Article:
Kids and Dogs: Preventing Dog Bites

Any dog can bite.  It is a common canine behavior.  Most dogs bite because they are fearful or in pain.  According to the Centers for Disease Control, approximately 4.5 million people are bitten by dogs each year and half of these are children under the age of 12.  Children are at high risk of being severely bitten, most often to the head, face and neck.  Teach your children the following rules about dogs so they can have safe interactions and avoid being bitten.

– Just wave to the cute doggy!  Toddlers are at eye level to most dogs’ faces and when they reach out to touch the dog, the dog may see this as a threat and react to protect themselves.  Teach babies and toddlers to wave hello to the doggy but do not touch.

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-Can you tell me what the doggy is saying?  Teach your child how to understand what a dog is saying by learning to read the dog’s signals.  Is the dog happy?  How do you know?  A wagging tail does not always mean a dog is happy. Look for warning signs that a dog is experiencing anxiety or stress including attempting to walk away, looking away, yawning, lip-licking, wide “whale” eyes, growling.

-You need to know how to read a dog’s body language because many adult dog owners do not.  An owner may say their dog is friendly but they may not really know if they are or not.  Teach your child to look for signals that the dog is telling them to stay away such as staring at them, lip curling, moving away from them, or hiding behind their owner.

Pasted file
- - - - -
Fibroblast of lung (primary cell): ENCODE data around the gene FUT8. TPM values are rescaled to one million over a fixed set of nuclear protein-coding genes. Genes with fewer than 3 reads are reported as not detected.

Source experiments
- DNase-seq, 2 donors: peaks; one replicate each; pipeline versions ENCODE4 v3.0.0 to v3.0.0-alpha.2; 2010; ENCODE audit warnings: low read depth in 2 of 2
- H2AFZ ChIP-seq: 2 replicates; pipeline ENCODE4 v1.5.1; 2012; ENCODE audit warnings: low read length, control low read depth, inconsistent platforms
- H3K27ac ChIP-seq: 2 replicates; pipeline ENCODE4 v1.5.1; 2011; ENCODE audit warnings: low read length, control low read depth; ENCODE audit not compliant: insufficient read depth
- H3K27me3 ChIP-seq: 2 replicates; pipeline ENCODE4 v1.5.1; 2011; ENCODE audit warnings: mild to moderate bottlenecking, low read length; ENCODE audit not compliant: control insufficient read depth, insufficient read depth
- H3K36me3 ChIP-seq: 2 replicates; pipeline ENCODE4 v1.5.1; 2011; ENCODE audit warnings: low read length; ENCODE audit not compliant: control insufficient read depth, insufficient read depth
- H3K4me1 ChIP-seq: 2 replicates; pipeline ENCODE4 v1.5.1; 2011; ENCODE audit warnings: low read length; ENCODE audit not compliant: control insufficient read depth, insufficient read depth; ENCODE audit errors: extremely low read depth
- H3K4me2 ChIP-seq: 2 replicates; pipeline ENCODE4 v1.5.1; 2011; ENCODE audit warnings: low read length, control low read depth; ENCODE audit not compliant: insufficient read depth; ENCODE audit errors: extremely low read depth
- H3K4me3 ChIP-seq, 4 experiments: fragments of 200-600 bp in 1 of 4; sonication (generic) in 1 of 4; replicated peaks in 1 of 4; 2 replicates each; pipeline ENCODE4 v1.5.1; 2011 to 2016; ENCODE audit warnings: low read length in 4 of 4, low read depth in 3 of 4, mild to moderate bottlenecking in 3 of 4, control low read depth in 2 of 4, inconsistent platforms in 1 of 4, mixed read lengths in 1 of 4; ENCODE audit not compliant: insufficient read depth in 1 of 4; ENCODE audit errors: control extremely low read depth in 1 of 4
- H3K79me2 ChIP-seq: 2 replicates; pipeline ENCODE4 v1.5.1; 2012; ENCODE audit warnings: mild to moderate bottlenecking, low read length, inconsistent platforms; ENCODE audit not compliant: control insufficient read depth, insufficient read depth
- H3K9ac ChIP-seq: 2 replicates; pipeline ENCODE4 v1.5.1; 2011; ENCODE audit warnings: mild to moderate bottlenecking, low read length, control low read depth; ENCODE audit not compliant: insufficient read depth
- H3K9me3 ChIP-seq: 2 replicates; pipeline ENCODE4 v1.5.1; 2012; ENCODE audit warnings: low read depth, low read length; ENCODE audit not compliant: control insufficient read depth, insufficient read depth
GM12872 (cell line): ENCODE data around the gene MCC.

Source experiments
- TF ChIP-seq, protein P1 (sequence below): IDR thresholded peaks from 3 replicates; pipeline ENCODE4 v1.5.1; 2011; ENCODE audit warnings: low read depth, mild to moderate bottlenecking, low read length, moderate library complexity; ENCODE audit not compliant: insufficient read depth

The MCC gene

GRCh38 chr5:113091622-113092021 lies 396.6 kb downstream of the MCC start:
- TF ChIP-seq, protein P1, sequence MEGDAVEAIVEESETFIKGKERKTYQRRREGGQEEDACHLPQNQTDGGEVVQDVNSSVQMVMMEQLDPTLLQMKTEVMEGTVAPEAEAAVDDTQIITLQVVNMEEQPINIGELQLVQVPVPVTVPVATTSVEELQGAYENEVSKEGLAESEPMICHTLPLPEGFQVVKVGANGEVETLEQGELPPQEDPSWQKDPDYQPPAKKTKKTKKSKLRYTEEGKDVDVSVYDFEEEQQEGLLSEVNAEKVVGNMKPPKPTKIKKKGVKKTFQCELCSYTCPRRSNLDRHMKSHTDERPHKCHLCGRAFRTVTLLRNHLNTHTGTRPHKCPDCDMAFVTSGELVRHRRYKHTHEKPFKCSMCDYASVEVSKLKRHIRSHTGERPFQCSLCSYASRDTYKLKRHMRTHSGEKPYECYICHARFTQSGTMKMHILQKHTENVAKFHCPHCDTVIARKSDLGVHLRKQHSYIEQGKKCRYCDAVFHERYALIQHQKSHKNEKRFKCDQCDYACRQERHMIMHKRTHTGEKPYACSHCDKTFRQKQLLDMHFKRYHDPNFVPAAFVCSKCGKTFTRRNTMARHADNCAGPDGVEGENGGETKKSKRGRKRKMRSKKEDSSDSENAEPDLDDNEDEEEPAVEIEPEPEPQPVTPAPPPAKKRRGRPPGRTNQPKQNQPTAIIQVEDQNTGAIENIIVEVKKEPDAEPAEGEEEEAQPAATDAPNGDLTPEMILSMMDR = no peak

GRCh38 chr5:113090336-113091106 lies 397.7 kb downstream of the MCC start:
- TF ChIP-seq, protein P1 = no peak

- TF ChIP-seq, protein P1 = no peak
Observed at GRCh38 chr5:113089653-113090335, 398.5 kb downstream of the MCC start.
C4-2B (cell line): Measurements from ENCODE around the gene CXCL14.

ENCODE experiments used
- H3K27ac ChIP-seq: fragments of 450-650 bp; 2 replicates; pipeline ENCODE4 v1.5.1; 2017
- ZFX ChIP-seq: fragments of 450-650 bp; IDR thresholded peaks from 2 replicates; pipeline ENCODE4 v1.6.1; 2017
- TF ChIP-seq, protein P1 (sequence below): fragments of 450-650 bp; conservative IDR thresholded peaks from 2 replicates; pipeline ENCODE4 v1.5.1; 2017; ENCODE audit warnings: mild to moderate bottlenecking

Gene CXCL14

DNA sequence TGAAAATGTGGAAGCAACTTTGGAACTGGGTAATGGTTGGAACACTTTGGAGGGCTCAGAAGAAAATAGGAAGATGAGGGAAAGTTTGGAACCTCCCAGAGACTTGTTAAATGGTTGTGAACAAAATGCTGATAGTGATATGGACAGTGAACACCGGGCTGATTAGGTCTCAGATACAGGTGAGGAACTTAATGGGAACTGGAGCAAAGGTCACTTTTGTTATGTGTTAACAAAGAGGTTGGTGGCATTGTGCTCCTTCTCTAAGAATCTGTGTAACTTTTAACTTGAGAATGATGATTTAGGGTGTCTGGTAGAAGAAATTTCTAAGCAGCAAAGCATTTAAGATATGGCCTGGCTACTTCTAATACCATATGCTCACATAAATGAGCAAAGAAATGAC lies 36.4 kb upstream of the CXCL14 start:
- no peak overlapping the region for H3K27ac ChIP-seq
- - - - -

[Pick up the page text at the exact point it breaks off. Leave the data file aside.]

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-Teach your child how to pet a dog appropriately.  May dogs feel stressed and cornered when hugged.  As the dog sees it, a hug is a headlock.  Many dogs become anxious, fearful, and they feel they have to protect themselves.  Reaching over a dog’s head to pet it can be seen as a threatening gesture, so teach your child to start with a pet over the shoulders or under the chin.

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-Let sleeping dogs lay.  Dogs that are in their crate, pet, or gated-off area need to be left alone.  Dogs need some downtime, just like people.

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-Your friends may have different rules for their dog.  When visiting friends, you need to follow our rules about how to safely interact with dogs.  Some people do not understand dog language and behavior.  When a dog growls, it is not “happy talk”.

-People rules can apply to dogs too.  For example: Don’t pull someone’s hair. Don’t jump on their back or pull their arms or legs.  Don’t take another kid’s toy without permission.  Don’t yell at them.  Don’t take their food.  Don’t wake them up. You can discuss these with your child and ask them how they would feel if this happened to them and explain that a dog feels the same way.

Understanding canine body language and behavior and teaching this to children is important to be able to avoid unsafe interactions with a dog and prevent dog bites.

The following are several resources to use to start you on the path to learning how to understand what your dog (or that unknown dog) is trying to tell you.

https://fearfreehappyhomes.com

https://drsophiayin.com/blog/entry/dog-bite-prevention-week-poster-on-the-body-language-of-fear-and-aggression/

https://www.thebluedog.org

www.AVSAB.org

www.youtube.com/AmerVetMedAssn